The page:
Although not in the court's written order, in its oral pronouncement, the court stated that "[i]f the health care provider doesn't have it, then the law firm is to produce it." The order did not state which party was to bear the costs of complying with the court's order.
Importantly, as stated in the court's order, Worley's written objections to the financial discovery—including the total medical bills charged and the amount paid to any third-party company that purchased the client accounts, the expert fee paid to the doctors for testifying, and "[a]ny and all documents reflecting the amounts received
Worley filed a motion for reconsideration of the court's order, arguing that the information was protected by attorney-client privilege and that it would be overly burdensome, if not impossible, to comply with the court's order, inter alia. Attached to the motion was an affidavit by Deborah Parrott, the Chief Financial Officer ("CFO") of Morgan & Morgan, in which she states that to the best of her knowledge, there are no documents kept or maintained by Morgan & Morgan that address the information sought by YMCA. In the motion and a separate affidavit, Worley's attorney stated that he has identified 238 "separate, Non-Party legal matters involving Plaintiff's Treating Physicians" and that it would be necessary to expend a minimum of one hour attorney review time for each case "to manually search hard-copy files, in order to compile a list of the information requested in the Defendant's interrogatories," at an estimated fee of $94,010.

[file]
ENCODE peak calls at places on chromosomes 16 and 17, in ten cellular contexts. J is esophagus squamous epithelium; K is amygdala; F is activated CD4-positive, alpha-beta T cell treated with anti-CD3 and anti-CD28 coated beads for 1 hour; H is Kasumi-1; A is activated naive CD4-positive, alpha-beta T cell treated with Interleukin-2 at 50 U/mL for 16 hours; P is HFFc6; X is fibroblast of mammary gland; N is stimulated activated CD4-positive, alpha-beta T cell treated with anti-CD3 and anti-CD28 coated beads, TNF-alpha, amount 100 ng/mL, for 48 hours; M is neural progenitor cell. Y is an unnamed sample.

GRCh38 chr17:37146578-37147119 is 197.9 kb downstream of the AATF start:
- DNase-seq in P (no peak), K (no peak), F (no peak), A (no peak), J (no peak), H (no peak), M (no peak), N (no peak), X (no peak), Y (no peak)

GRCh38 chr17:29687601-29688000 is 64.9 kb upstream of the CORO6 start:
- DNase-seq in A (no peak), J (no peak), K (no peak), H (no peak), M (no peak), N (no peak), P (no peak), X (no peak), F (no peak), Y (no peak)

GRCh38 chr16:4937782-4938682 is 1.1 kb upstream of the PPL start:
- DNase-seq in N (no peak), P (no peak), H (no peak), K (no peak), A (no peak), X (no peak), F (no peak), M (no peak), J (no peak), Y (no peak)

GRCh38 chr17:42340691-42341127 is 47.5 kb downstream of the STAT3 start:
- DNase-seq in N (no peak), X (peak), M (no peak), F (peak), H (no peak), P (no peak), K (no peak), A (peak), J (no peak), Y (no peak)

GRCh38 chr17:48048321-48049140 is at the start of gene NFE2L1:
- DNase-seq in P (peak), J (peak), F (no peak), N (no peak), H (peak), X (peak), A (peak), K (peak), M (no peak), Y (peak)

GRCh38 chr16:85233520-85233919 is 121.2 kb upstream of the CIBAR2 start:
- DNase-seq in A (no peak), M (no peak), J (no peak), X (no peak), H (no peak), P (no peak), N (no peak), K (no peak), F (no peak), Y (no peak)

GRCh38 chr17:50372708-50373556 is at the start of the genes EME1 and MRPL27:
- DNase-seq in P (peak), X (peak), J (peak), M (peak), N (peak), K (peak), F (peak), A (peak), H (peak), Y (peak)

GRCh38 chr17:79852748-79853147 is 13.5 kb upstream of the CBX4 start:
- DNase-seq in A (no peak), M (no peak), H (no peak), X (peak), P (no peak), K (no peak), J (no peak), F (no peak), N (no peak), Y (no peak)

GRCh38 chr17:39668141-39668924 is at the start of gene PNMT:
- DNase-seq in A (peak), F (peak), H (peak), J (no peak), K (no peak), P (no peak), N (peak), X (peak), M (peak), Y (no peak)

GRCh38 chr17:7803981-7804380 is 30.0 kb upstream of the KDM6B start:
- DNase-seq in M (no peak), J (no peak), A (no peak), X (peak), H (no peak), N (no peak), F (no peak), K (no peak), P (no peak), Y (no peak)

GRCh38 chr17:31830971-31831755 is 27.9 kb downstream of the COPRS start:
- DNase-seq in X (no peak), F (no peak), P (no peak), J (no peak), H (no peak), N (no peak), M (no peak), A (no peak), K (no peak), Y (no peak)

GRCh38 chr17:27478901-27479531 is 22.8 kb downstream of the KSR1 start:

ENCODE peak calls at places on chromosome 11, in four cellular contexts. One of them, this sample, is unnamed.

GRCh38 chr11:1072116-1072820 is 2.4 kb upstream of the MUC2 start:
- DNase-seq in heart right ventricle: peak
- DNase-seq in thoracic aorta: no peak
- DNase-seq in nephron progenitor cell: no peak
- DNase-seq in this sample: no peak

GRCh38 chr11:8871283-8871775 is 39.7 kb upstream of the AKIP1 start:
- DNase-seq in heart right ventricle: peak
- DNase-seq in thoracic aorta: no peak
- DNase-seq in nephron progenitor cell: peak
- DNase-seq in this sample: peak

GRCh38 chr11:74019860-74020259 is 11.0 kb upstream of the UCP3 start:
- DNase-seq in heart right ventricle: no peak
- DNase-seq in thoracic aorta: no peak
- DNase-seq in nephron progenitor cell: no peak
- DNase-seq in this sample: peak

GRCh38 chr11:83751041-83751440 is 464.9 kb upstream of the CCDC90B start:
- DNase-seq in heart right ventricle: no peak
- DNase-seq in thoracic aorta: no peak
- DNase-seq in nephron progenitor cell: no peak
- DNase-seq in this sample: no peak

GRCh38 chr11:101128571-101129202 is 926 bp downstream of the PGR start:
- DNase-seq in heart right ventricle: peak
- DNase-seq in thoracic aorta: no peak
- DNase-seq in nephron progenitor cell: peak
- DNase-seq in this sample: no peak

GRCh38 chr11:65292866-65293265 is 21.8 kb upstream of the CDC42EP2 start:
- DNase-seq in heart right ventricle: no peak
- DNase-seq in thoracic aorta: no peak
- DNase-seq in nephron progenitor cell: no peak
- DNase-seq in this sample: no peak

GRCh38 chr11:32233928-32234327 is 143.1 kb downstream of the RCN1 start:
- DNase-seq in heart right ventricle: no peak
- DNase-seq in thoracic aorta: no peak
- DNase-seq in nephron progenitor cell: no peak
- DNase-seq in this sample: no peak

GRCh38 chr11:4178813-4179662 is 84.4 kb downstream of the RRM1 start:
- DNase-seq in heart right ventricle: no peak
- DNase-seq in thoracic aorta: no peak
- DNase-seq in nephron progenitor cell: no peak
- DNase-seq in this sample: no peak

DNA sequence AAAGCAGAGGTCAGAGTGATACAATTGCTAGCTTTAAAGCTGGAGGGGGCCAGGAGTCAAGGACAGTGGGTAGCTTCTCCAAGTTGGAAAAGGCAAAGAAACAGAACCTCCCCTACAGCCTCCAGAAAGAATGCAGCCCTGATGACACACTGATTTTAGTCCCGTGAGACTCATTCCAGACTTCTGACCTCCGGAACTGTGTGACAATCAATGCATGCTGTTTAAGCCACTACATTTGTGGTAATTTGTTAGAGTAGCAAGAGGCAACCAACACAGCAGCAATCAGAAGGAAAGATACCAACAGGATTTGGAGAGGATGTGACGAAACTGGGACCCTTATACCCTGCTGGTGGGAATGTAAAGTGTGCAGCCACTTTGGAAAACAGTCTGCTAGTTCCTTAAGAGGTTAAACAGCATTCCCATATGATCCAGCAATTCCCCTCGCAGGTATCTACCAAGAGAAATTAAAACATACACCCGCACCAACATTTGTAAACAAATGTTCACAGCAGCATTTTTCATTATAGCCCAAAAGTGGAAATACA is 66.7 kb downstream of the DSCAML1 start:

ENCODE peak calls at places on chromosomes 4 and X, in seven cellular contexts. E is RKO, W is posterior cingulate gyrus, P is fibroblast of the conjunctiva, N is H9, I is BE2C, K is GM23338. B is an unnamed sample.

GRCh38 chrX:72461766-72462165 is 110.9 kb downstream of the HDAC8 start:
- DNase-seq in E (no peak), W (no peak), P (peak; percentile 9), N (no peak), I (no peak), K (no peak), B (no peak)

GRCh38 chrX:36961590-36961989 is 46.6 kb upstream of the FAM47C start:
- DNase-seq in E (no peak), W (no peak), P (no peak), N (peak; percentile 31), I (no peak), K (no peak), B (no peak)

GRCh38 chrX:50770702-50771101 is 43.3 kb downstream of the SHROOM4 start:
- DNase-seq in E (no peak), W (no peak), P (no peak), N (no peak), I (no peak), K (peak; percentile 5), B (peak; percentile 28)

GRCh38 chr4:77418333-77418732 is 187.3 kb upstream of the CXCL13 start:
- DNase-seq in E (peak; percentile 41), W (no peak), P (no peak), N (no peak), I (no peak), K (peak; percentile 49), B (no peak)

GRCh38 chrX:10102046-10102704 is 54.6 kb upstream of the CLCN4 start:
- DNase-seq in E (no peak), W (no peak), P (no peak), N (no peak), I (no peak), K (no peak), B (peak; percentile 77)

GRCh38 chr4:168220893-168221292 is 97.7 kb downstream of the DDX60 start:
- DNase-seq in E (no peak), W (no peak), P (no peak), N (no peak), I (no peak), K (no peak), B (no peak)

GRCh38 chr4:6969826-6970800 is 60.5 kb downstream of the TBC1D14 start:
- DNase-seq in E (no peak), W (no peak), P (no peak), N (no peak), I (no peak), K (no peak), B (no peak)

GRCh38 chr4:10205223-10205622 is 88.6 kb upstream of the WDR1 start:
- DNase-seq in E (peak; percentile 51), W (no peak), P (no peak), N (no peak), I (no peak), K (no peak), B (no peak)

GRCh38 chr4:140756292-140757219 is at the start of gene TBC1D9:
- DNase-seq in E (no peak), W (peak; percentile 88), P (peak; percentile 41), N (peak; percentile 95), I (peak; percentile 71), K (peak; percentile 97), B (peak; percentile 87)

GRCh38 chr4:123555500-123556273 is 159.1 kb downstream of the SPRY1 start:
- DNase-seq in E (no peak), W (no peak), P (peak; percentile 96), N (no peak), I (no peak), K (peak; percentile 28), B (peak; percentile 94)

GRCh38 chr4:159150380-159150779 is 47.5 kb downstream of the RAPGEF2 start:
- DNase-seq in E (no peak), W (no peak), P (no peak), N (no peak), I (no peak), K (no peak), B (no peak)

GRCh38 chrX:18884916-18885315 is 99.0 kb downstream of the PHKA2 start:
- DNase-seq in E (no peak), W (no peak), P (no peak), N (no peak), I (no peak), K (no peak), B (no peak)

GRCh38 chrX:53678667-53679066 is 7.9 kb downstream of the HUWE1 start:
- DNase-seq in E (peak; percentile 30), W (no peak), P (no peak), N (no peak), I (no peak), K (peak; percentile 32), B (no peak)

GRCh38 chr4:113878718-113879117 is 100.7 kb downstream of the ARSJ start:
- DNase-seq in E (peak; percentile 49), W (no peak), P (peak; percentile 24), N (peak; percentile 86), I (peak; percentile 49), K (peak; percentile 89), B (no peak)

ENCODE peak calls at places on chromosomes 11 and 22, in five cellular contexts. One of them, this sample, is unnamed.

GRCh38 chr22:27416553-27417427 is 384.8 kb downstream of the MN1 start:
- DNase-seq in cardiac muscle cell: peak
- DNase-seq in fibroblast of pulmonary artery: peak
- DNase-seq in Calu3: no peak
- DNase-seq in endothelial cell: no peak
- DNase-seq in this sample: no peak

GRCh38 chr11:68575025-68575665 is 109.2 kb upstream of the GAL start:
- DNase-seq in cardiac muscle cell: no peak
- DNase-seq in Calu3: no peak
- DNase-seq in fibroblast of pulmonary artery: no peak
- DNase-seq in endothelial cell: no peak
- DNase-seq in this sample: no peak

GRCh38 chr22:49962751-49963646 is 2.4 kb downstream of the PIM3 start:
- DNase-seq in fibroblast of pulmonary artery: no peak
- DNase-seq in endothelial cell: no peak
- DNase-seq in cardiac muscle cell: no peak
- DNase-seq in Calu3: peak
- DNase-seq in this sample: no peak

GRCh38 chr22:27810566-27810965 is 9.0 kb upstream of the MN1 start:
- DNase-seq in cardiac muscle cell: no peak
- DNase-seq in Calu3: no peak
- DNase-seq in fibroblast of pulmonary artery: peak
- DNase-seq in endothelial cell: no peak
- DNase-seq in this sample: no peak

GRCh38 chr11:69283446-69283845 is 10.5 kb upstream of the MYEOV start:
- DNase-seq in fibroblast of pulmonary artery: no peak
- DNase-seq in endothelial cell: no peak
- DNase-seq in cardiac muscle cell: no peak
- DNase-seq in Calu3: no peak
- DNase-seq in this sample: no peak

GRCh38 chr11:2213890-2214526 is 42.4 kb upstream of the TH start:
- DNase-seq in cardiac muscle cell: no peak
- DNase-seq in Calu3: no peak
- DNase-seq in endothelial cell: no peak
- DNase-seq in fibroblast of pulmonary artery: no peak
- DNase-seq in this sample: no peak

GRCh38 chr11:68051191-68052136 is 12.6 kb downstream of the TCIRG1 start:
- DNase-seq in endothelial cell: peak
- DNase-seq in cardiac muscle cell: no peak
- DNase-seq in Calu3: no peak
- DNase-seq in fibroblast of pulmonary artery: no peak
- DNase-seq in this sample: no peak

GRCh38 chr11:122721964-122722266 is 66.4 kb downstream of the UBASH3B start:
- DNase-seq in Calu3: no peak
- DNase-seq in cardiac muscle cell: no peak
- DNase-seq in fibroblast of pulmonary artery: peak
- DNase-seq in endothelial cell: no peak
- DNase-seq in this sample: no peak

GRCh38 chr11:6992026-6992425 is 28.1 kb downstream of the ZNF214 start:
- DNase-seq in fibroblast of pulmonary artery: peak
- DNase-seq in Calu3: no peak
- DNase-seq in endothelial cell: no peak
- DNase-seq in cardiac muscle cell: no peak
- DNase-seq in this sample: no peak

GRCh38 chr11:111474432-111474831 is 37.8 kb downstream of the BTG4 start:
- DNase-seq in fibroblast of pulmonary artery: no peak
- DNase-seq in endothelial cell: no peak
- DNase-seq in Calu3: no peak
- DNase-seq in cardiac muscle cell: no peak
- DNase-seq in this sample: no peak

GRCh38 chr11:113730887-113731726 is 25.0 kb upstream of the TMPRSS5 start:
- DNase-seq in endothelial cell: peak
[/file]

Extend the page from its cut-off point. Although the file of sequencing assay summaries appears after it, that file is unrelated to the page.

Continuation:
In her petition, Worley argues that the trial court's order is improper for the following six reasons: (1) it requires production of information protected by attorney-client privilege; (2) it requires Worley to produce documents that do not exist; (3) it requires Morgan & Morgan, a nonparty, to produce the information; (4) it requires Worley or Morgan & Morgan to engage in an unduly and financially burdensome production; (5) it requires Morgan & Morgan to incur all of the costs associated with the production of the ordered discovery; and (6) it expands the scope of bias-related discovery that is otherwise permitted.